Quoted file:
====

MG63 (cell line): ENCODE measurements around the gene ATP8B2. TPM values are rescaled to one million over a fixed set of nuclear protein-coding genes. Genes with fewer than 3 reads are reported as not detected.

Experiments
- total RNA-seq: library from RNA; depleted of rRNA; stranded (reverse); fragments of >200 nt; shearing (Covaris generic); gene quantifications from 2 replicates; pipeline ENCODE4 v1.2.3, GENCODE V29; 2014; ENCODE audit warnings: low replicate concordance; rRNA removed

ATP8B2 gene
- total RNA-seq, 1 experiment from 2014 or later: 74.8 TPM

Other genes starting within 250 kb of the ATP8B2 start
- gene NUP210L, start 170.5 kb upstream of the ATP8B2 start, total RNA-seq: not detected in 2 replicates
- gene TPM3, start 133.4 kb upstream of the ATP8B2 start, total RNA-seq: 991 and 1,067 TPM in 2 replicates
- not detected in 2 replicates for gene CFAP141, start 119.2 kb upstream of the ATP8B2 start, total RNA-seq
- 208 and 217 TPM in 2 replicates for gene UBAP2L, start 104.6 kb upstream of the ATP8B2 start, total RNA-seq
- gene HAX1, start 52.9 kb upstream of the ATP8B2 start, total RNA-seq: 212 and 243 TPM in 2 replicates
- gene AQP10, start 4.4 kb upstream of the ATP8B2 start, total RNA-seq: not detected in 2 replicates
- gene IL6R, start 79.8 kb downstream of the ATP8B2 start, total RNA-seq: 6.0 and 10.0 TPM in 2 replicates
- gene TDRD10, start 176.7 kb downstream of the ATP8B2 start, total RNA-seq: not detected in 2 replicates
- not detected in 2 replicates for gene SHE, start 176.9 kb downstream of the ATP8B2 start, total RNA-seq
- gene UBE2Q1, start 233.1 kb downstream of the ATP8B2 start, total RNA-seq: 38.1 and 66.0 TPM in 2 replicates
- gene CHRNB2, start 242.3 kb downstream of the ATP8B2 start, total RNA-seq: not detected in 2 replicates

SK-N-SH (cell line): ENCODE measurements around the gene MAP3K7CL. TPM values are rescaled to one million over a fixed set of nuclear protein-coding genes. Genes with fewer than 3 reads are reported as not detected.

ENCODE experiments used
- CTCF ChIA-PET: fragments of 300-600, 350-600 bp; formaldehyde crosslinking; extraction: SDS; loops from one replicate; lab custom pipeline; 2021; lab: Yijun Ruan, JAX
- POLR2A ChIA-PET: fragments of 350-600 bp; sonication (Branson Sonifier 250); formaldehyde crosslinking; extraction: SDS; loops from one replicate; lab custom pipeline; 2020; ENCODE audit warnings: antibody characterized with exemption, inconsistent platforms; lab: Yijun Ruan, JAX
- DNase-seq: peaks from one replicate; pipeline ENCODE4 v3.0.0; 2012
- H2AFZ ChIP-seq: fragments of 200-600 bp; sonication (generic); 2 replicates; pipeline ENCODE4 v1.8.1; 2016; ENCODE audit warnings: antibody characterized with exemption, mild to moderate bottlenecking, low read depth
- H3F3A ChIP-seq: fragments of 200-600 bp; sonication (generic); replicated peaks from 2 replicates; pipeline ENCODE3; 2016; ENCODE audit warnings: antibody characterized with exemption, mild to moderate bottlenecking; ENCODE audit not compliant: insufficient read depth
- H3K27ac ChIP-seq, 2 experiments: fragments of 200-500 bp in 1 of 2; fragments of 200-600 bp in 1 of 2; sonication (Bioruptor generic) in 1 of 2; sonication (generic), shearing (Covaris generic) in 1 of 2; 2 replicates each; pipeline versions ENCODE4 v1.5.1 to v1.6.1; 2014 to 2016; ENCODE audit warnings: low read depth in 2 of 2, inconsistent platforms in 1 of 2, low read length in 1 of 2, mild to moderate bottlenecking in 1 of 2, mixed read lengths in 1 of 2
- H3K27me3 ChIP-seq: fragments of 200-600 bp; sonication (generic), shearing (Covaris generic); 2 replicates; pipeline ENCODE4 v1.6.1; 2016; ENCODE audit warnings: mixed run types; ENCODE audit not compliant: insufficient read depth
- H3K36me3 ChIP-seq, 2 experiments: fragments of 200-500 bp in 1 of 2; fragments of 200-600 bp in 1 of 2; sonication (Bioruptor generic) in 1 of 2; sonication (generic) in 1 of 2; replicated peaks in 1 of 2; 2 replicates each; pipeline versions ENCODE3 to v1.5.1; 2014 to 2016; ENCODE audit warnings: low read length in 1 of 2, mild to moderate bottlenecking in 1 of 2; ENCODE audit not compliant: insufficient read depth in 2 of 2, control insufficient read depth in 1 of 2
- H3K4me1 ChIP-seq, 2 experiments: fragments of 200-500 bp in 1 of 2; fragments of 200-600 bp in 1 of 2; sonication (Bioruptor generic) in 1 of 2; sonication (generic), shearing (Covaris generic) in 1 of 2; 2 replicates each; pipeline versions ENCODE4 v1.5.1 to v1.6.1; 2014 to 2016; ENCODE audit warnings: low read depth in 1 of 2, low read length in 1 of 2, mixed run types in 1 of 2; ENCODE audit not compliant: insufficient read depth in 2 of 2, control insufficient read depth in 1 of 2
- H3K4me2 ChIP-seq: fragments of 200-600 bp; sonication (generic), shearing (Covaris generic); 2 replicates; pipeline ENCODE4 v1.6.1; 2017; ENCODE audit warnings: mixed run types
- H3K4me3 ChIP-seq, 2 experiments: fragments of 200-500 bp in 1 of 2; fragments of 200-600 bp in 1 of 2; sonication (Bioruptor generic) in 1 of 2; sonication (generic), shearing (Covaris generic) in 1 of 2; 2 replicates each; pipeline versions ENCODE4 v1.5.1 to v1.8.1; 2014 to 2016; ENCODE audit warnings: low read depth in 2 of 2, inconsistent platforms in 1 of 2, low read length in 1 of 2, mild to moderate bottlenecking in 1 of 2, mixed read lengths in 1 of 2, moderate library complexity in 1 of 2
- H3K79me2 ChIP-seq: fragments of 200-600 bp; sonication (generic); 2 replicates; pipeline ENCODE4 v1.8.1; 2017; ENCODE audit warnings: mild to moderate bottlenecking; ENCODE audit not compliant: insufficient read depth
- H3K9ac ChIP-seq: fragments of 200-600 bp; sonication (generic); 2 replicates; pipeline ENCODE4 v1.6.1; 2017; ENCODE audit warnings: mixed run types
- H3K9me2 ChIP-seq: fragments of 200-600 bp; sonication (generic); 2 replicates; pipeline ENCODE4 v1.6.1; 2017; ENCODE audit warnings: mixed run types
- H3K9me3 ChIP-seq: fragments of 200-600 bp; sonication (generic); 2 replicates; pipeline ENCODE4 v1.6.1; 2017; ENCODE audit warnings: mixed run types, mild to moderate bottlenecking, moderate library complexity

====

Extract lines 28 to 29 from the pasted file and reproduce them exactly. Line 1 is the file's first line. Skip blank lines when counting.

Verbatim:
- H3K4me1 ChIP-seq, 2 experiments: fragments of 200-500 bp in 1 of 2; fragments of 200-600 bp in 1 of 2; sonication (Bioruptor generic) in 1 of 2; sonication (generic), shearing (Covaris generic) in 1 of 2; 2 replicates each; pipeline versions ENCODE4 v1.5.1 to v1.6.1; 2014 to 2016; ENCODE audit warnings: low read depth in 1 of 2, low read length in 1 of 2, mixed run types in 1 of 2; ENCODE audit not compliant: insufficient read depth in 2 of 2, control insufficient read depth in 1 of 2
- H3K4me2 ChIP-seq: fragments of 200-600 bp; sonication (generic), shearing (Covaris generic); 2 replicates; pipeline ENCODE4 v1.6.1; 2017; ENCODE audit warnings: mixed run types